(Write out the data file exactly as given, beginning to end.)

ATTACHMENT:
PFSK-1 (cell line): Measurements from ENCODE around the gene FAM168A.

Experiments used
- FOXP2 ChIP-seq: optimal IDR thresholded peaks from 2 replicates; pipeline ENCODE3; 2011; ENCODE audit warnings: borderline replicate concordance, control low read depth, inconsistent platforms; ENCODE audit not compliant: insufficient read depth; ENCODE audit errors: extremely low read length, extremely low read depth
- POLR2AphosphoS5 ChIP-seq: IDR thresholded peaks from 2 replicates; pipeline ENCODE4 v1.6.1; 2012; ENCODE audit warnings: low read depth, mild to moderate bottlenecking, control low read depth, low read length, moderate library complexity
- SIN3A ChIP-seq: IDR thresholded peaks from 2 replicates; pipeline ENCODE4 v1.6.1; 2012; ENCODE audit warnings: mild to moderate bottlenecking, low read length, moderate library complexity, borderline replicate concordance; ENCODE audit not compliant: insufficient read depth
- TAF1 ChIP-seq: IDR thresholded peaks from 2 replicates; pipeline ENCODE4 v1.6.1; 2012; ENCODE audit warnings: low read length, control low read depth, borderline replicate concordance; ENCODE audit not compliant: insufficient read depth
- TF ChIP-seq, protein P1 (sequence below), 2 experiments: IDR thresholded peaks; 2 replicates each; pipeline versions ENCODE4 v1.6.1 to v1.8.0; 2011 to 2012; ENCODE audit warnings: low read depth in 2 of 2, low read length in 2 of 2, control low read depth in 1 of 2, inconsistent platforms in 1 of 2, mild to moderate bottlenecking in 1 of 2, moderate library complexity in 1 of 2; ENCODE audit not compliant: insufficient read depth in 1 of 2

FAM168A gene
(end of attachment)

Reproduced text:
PFSK-1 (cell line): Measurements from ENCODE around the gene FAM168A.

Experiments used
- FOXP2 ChIP-seq: optimal IDR thresholded peaks from 2 replicates; pipeline ENCODE3; 2011; ENCODE audit warnings: borderline replicate concordance, control low read depth, inconsistent platforms; ENCODE audit not compliant: insufficient read depth; ENCODE audit errors: extremely low read length, extremely low read depth
- POLR2AphosphoS5 ChIP-seq: IDR thresholded peaks from 2 replicates; pipeline ENCODE4 v1.6.1; 2012; ENCODE audit warnings: low read depth, mild to moderate bottlenecking, control low read depth, low read length, moderate library complexity
- SIN3A ChIP-seq: IDR thresholded peaks from 2 replicates; pipeline ENCODE4 v1.6.1; 2012; ENCODE audit warnings: mild to moderate bottlenecking, low read length, moderate library complexity, borderline replicate concordance; ENCODE audit not compliant: insufficient read depth
- TAF1 ChIP-seq: IDR thresholded peaks from 2 replicates; pipeline ENCODE4 v1.6.1; 2012; ENCODE audit warnings: low read length, control low read depth, borderline replicate concordance; ENCODE audit not compliant: insufficient read depth
- TF ChIP-seq, protein P1 (sequence below), 2 experiments: IDR thresholded peaks; 2 replicates each; pipeline versions ENCODE4 v1.6.1 to v1.8.0; 2011 to 2012; ENCODE audit warnings: low read depth in 2 of 2, low read length in 2 of 2, control low read depth in 1 of 2, inconsistent platforms in 1 of 2, mild to moderate bottlenecking in 1 of 2, moderate library complexity in 1 of 2; ENCODE audit not compliant: insufficient read depth in 1 of 2

FAM168A gene